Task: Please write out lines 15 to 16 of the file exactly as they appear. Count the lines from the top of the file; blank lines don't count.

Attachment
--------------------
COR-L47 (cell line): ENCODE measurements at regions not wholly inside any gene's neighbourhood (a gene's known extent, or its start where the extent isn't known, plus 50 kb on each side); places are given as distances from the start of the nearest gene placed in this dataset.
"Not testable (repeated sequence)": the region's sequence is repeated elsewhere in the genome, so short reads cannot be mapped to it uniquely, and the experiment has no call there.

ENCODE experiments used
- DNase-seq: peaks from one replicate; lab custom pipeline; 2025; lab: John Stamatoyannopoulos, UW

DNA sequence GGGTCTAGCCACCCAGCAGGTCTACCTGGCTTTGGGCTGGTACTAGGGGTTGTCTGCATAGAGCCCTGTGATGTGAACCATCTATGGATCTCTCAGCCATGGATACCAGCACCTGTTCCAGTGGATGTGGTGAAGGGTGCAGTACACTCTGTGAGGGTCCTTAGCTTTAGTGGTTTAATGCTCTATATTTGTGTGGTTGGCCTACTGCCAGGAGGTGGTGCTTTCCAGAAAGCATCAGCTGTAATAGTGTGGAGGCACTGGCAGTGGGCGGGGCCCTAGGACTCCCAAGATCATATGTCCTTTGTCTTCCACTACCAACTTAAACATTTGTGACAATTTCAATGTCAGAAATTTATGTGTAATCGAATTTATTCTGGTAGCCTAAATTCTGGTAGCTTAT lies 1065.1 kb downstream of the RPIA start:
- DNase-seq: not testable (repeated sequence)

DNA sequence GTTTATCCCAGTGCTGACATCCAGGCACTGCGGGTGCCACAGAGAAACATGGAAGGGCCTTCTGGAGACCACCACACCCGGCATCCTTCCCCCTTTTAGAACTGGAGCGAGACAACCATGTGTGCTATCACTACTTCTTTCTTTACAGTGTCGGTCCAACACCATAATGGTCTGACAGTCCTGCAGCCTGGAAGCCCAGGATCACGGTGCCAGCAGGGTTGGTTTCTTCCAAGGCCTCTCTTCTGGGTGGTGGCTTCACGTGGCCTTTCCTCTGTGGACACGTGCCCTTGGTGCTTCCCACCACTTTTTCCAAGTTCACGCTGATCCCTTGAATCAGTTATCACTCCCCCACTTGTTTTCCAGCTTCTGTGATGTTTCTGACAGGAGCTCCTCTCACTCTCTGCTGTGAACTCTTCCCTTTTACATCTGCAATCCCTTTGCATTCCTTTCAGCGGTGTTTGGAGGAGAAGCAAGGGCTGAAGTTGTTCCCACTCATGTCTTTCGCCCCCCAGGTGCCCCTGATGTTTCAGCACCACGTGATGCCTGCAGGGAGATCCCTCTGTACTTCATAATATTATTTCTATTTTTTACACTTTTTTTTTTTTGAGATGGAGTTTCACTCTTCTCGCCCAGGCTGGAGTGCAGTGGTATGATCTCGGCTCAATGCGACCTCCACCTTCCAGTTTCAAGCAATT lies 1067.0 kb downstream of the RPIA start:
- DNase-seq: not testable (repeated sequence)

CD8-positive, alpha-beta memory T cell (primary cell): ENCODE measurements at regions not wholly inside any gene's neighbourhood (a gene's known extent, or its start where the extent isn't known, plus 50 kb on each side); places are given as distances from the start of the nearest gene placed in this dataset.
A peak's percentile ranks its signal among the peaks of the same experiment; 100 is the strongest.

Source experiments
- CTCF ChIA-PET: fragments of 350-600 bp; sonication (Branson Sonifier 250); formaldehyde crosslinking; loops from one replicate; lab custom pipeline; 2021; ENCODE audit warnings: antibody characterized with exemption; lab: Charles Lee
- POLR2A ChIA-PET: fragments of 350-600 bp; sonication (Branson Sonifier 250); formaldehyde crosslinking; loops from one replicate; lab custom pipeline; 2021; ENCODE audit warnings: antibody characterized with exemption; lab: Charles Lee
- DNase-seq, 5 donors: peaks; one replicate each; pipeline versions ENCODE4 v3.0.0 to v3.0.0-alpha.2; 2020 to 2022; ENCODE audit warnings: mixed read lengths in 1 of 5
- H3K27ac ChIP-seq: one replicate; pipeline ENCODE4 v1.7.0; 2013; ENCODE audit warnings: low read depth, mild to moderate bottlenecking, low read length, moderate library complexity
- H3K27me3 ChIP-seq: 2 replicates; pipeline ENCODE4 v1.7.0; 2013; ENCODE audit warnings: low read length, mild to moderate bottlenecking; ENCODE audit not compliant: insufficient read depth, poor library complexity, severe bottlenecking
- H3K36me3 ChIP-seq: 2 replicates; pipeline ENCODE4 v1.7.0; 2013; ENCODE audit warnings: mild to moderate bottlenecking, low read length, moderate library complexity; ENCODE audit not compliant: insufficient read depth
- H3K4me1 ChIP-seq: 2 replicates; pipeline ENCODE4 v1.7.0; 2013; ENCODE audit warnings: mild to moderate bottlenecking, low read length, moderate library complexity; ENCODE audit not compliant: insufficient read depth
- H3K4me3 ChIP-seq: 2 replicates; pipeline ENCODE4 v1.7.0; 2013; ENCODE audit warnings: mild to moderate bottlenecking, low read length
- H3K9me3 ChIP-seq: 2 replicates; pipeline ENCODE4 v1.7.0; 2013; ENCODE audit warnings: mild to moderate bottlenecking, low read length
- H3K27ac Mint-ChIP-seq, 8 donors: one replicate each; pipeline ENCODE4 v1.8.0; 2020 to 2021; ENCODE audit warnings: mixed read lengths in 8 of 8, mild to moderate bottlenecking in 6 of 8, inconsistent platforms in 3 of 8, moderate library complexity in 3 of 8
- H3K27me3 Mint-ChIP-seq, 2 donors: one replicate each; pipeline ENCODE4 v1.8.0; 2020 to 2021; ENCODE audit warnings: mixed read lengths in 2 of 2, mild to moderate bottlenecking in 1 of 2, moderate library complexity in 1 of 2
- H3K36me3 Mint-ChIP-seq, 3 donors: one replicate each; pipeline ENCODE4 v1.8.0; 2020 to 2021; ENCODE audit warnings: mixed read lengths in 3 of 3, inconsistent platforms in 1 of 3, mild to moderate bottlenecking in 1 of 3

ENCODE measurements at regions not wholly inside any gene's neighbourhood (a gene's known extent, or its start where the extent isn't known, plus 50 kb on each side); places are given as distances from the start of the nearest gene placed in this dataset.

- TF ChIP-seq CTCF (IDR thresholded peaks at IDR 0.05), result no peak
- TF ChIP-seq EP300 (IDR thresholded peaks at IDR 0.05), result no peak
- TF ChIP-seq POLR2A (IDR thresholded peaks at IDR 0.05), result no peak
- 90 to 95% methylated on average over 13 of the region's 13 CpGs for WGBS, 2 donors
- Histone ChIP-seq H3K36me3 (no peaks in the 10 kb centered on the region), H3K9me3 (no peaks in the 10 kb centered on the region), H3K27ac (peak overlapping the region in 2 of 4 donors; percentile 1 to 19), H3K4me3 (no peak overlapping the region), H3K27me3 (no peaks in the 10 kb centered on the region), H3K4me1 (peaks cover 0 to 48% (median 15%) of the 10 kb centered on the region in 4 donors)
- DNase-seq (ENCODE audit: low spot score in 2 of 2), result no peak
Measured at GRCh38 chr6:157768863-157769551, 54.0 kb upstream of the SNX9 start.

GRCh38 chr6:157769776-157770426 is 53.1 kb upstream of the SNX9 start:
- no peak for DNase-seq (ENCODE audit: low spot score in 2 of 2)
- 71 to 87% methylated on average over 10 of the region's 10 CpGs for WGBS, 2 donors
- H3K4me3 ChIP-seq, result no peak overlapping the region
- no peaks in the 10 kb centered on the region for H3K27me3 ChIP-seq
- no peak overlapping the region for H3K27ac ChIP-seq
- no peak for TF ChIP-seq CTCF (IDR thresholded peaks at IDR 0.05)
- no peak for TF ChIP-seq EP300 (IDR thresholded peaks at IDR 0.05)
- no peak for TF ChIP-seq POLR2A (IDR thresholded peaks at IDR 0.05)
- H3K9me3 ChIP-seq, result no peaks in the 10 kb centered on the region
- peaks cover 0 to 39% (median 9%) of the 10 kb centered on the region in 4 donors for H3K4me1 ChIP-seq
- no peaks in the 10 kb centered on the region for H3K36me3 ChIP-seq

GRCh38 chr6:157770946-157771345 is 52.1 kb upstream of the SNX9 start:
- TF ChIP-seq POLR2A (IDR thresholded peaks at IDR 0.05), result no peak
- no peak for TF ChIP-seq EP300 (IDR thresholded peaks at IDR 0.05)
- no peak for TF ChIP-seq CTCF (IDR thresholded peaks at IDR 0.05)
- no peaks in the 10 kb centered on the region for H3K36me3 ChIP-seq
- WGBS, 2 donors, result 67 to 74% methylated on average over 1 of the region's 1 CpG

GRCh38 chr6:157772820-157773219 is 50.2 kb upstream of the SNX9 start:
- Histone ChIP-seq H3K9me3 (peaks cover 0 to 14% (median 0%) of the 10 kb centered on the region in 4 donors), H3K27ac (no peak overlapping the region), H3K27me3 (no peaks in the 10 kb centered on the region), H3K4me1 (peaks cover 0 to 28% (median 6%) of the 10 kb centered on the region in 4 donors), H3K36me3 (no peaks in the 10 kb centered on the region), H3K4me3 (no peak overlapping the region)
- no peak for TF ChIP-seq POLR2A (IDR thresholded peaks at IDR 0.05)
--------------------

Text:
- H3K27ac ChIP-seq: one replicate; pipeline ENCODE4 v1.7.0; 2013; ENCODE audit warnings: low read depth, mild to moderate bottlenecking, low read length, moderate library complexity
- H3K27me3 ChIP-seq: 2 replicates; pipeline ENCODE4 v1.7.0; 2013; ENCODE audit warnings: low read length, mild to moderate bottlenecking; ENCODE audit not compliant: insufficient read depth, poor library complexity, severe bottlenecking